“Good day, then,” I said, leaving the officer to his own devices.
“I'm sorry?” he asked, still lost in a sea of bepuzzlement.
“What do you want?” I said, wanting to avoid any further interrogation at the hands of such brutal investigators.
“I just wanted to ask you a question or two,” he continued.
“Can I be earnest?” I asked him, interrupting.
“Well, I think you'd have to check with the estate of Jim Varney.”
I was instantly taken aback, stumbling back onto my back. I fell onto a bed of brown grass and clear bottles. I stroked the detonator in my shirt pocket sweetly with my left hand.
“Are you rubbing your nipple?” asked the officer, offended.
“I'll perform my areolic acrobatics at will; this is a free goddamn country!” I shouted, now visibly aroused.
“Not in my town you don't!”said the Orwellian officer, starting towards me.
“You wouldn't,” I said, fingering the trigger and shaking my head warningly.
“What is it that you've got there?” he asked. “What do you think you're doing?”
“Do you see that mailbox over there?”
“Yes, why?” he asked.
“Well, there's a bomb in it.”
“Just 'cause,” I said. “Oh, this is the trigger.”
“Why on earth?”
“Hows about we make a trade,” I proposed.
“I would like all the Michael Anthony Steele novels you have, right now.”
“But I don't have all of them here!”
“Well, that's your problem, isn't it?” I said malevolently. “Oh, another thing you should know: if you go talk to your colored friends over there, it's boom boom time.”
“Colored? They're all white,” he insisted.
“What do you mean? They're blue.”
“You know, the color.”
“Oh, because of their uniforms? They're still Caucasian underneath.”
“What?” I asked, beginning to lose the officer's direction.
“They're white people. Their skin is white.”
“It looks blue to me.”
“That's their clothing.”
“Their wha?”
I shook my head. What the hell is clothing? Something made out of cloths? Suddenly, I snapped out of my quandary; this was not the time, nor place. I was full-swing into operation Michael Anthony Steele, and I wasn't about to give up chase.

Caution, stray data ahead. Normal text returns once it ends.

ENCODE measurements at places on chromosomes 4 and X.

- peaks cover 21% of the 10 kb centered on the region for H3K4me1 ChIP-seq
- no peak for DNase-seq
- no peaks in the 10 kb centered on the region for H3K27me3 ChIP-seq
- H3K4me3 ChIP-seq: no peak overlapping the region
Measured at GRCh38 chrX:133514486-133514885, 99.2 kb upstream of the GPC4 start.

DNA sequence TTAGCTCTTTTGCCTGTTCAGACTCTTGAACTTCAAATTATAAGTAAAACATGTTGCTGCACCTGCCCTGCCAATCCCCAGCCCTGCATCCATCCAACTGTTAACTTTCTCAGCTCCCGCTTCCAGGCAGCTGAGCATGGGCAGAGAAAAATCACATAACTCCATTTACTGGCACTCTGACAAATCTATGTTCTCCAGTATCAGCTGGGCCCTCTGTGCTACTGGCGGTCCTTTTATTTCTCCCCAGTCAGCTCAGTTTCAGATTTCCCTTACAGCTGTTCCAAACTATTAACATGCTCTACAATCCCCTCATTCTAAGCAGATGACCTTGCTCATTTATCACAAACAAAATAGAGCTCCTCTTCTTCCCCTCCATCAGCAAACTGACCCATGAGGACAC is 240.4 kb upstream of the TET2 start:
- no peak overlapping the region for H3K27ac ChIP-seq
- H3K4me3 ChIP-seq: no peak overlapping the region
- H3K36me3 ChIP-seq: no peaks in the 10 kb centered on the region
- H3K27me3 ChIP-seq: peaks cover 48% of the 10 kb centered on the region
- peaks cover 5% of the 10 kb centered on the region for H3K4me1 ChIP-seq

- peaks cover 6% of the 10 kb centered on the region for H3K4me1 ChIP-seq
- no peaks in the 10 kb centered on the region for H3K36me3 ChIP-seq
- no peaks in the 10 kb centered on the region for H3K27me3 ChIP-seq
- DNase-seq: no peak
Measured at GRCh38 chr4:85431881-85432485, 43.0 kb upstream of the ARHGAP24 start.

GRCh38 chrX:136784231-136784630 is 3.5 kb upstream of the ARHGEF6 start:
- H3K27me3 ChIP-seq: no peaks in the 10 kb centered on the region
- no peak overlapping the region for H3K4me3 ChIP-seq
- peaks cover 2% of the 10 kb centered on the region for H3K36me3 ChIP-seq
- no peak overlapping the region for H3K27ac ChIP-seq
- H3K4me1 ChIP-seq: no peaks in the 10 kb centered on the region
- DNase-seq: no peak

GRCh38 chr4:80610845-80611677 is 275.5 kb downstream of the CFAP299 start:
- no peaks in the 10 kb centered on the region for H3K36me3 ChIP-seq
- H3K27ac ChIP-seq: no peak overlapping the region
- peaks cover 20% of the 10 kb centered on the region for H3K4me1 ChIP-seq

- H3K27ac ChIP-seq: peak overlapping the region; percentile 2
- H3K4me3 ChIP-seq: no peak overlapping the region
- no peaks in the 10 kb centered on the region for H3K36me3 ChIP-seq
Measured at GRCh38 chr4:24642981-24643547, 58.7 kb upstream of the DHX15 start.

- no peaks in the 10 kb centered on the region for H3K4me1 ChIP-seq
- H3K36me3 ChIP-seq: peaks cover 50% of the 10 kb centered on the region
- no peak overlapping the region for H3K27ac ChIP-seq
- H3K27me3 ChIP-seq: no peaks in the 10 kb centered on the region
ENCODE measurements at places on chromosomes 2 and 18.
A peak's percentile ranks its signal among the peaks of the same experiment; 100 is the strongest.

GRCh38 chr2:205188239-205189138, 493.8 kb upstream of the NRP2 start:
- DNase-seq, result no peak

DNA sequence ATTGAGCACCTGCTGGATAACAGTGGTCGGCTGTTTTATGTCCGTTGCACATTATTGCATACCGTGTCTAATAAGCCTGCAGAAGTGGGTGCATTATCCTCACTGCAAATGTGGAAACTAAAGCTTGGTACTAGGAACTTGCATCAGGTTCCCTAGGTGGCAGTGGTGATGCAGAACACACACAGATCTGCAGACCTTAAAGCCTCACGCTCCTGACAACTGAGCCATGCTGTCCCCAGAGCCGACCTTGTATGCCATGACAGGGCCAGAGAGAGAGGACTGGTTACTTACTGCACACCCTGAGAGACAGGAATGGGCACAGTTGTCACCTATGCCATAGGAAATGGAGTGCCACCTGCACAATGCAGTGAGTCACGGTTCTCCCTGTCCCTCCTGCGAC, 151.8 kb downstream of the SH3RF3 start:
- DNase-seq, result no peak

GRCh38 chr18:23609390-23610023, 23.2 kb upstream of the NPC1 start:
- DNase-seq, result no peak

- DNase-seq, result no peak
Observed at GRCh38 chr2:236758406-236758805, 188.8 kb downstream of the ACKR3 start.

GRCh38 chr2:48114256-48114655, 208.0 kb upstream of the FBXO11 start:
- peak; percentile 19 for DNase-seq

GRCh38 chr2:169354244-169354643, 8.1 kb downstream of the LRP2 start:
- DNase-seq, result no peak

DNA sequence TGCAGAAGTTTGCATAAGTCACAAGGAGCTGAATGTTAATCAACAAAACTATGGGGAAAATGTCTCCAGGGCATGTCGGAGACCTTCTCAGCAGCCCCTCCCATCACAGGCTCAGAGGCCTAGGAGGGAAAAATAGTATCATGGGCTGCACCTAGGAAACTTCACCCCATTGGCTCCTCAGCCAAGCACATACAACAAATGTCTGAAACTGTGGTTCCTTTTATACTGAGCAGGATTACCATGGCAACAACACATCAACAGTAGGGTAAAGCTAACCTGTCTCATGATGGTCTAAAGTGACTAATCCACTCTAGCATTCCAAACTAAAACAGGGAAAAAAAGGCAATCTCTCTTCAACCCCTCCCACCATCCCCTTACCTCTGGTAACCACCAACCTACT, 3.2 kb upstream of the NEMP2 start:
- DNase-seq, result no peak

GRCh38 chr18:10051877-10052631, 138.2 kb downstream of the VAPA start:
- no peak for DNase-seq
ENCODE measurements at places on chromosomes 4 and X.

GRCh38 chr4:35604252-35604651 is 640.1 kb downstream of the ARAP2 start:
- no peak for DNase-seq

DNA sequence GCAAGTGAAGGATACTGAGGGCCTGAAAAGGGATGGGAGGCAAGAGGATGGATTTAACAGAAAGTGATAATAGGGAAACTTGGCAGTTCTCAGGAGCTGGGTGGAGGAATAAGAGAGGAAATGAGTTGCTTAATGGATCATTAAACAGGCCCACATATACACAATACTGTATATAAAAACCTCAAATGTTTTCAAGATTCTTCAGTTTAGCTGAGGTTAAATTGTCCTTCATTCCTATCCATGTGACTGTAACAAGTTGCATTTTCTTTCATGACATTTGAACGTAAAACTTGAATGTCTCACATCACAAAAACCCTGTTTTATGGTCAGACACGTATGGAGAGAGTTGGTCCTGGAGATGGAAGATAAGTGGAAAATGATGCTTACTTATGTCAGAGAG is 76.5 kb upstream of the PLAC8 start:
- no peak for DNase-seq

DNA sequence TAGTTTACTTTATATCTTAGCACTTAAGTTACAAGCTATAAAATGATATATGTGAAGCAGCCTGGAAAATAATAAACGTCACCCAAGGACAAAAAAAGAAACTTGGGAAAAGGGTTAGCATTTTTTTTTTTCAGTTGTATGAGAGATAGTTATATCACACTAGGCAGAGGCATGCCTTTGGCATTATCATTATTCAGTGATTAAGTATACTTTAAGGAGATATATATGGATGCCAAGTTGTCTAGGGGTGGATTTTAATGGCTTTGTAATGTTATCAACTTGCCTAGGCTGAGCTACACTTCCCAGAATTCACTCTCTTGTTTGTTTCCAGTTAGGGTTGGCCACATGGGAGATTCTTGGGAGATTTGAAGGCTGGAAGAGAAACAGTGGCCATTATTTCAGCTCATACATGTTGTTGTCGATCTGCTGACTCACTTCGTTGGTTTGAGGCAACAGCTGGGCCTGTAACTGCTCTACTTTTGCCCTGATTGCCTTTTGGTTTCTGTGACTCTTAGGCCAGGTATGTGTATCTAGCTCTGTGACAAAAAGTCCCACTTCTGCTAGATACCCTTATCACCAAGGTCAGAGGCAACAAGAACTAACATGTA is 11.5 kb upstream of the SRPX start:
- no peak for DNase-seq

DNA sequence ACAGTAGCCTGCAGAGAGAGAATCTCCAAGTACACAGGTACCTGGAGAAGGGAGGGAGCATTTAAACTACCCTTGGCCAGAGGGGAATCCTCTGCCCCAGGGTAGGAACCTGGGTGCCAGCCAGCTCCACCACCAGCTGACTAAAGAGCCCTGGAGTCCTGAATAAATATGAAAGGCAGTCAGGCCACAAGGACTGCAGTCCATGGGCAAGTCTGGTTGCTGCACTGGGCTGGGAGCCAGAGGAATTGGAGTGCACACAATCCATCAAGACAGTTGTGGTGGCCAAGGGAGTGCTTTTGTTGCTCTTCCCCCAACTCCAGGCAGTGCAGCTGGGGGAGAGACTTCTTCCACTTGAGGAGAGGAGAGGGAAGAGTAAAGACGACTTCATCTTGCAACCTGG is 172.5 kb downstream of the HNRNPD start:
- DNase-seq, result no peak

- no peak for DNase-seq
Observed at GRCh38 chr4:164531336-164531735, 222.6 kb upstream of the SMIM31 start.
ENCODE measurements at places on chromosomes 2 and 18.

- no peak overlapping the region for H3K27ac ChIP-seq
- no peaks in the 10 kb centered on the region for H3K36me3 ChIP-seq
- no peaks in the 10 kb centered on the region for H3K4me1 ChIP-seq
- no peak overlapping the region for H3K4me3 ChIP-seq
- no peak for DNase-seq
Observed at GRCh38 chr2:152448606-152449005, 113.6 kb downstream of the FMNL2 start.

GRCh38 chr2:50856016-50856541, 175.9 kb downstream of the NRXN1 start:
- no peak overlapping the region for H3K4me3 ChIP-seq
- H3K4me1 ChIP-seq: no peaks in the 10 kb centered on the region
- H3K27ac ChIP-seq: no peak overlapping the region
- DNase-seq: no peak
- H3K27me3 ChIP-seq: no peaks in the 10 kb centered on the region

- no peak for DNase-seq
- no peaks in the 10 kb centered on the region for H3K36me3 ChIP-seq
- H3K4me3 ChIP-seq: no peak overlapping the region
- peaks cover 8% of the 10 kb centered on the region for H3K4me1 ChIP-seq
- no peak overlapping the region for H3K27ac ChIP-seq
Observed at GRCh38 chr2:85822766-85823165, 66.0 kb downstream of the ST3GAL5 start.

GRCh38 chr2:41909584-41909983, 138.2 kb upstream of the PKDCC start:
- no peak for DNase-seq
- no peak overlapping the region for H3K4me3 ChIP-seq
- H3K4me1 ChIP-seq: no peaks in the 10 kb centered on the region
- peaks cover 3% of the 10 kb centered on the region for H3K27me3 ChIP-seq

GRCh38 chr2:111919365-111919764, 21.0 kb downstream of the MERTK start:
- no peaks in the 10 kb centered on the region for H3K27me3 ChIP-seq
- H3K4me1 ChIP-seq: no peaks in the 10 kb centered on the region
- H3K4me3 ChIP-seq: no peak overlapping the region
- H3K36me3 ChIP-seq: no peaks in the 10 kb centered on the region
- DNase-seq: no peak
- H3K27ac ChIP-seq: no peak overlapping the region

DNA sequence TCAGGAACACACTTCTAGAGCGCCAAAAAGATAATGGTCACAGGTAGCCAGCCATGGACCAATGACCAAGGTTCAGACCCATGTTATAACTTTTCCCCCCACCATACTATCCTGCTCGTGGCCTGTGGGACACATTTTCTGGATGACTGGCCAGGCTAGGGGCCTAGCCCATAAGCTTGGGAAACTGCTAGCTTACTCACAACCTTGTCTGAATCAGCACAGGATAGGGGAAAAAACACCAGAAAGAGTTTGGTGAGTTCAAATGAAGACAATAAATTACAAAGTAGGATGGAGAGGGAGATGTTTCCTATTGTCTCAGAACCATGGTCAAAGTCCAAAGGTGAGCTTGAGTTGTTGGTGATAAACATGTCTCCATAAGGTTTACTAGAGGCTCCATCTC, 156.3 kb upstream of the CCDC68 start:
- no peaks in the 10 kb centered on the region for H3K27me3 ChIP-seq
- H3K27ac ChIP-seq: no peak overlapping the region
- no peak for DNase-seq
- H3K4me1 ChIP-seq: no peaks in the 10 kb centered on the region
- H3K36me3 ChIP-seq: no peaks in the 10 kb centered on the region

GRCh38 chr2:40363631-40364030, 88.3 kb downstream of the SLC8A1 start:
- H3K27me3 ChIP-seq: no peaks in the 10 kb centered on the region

“Shut up, fat man,” I said to the cop. He wasn't that fat, but I thought I'd see if I could damage his self-esteem. He was fat enough to be self-conscious about his weight, but not fat enough to get looked and pointed at for being fat.
“I'm not fat,” he insisted.
“Get the books, blubbers.”
The officer frowned and walked towards his cruiser. He didn't talk to any of the other officers—he didn't even look at them. He came back bearing King of the Pirates, Book 1, The Naked Brothers Band's Cry Wolff and Battle of the Bands, and I'm a Great Big Tow-Truck! I looked at the latter and frowned.
“What do you think I am, some kind of child?” I asked hatefully. “You think I still read picture books? I'm a big boy, you dumb motherfucker!” I yelled, chucking the book at the officer's small forehead.
“Oh Jesus, ouch!” he exclaimed.
“And where the fuck is Agent Cody Banks 2?” I asked.
“I haven't got a copy,” he lied.
“You're a liar!”
“I am not!”
“Are too!” I said, grabbing a mostly empty bottle of Barcardi 151 lying next to my right ankle.
“I certainly am not!” the officer insisted.
I took a swig from the bottle and produced a lighter from my pocket. I spit the potent rum at the policeman's leg and lit a flame under it. The fumes caught immediately.
“Liar, liar, pants on fire!” I observed.
The other officers noticed that their comrade had a barbecuing leg and tried to come to his assistance. Before they could, however, I rubbed my nipple scornfully and they were wiped out by the mailbox shrapnel.
The officer lay crying at his poor little leg and I interrogated him further, “So, you still don't have Agent Cody Banks 2: Destination London?” I asked.
"My pocket," he said woefully.
"Right or left?" I asked excitedly. Finally the treasure would be mine.
I turned around his charred body and looked for a right pocket. Instead, all I could see was the cover of Agent Cody Banks 2: Destination London grafted poorly to the side of the officer's leg. I looked at my watch. Duh, it was a Monday.
"To quote Garfield," I said aloud, "I hate Mondays."
"The President?" asked the officer in a delusional mumble.
I laughed. "Who would elect a cartoon cat to be president?" I walked back inside, chuckling at such a silly idea.